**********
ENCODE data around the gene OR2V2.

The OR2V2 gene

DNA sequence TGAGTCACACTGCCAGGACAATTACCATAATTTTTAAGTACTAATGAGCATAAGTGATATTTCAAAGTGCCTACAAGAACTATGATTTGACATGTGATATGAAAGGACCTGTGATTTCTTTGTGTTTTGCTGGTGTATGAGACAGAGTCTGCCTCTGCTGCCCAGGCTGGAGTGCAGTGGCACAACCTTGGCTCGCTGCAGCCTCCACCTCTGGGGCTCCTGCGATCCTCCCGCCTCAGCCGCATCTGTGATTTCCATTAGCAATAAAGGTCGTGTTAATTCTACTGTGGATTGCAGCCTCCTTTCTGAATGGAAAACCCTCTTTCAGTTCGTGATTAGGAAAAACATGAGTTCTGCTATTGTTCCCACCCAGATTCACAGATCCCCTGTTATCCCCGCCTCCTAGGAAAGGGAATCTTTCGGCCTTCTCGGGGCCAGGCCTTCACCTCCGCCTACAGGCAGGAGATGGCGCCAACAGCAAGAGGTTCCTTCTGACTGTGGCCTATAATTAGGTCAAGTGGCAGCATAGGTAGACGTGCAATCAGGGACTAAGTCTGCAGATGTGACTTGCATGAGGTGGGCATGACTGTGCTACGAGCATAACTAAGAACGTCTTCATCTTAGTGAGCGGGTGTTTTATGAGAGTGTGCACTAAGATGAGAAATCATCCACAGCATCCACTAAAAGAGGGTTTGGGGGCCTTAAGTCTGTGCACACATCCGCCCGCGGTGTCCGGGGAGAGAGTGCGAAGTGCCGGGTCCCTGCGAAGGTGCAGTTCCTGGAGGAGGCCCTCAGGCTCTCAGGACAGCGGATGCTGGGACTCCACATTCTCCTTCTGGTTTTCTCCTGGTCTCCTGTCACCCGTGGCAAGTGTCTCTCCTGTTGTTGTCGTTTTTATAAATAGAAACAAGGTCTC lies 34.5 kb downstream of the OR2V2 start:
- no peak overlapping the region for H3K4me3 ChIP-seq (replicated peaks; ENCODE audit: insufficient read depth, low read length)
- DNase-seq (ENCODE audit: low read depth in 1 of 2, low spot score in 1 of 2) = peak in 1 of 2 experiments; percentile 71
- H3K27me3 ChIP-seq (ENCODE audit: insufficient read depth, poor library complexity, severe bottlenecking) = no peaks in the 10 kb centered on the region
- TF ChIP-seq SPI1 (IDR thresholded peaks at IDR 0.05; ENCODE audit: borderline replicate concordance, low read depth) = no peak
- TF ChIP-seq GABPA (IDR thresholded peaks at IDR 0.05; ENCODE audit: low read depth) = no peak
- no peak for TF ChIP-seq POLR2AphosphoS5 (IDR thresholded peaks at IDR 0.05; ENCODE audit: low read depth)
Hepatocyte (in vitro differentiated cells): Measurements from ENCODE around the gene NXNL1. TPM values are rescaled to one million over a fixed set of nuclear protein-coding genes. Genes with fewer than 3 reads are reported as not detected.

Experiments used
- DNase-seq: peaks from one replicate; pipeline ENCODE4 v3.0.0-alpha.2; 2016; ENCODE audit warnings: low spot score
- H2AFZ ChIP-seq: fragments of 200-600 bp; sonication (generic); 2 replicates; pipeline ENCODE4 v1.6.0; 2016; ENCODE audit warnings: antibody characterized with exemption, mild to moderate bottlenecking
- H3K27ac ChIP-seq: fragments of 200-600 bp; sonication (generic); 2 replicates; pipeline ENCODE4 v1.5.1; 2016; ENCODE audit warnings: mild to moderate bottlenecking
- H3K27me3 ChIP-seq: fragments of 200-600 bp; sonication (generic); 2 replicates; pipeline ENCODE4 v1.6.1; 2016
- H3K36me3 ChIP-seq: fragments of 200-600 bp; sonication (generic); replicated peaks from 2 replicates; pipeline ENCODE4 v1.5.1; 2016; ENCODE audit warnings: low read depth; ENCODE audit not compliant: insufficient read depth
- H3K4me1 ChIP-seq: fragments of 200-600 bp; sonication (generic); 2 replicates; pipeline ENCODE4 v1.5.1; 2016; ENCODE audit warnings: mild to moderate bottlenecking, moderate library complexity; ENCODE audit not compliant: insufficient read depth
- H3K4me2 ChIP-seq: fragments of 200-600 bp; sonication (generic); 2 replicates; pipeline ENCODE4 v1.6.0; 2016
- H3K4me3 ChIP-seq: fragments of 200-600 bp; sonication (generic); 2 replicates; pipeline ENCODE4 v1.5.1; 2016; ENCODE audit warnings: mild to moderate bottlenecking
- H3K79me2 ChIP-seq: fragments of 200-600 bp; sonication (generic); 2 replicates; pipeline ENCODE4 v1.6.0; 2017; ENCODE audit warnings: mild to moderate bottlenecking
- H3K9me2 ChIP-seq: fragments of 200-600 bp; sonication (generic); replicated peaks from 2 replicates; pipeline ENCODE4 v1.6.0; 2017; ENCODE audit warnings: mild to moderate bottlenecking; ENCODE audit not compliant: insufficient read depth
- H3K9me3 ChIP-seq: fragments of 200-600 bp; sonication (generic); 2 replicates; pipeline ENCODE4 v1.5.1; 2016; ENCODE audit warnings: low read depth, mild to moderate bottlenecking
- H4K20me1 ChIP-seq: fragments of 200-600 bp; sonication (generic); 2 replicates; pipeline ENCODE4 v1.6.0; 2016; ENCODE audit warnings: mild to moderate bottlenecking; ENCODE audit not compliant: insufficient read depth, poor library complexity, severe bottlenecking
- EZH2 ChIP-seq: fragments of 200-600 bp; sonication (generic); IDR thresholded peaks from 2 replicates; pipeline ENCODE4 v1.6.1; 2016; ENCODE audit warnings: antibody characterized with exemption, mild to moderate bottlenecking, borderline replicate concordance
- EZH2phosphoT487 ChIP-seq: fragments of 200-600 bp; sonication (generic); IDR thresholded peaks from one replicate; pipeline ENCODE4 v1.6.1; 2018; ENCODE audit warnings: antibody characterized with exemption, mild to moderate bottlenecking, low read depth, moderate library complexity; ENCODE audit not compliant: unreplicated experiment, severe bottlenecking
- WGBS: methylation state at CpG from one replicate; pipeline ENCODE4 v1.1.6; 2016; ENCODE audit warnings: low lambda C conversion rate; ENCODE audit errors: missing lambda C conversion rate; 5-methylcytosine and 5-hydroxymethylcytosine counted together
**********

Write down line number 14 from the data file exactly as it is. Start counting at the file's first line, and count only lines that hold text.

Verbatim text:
- H3K27ac ChIP-seq: fragments of 200-600 bp; sonication (generic); 2 replicates; pipeline ENCODE4 v1.5.1; 2016; ENCODE audit warnings: mild to moderate bottlenecking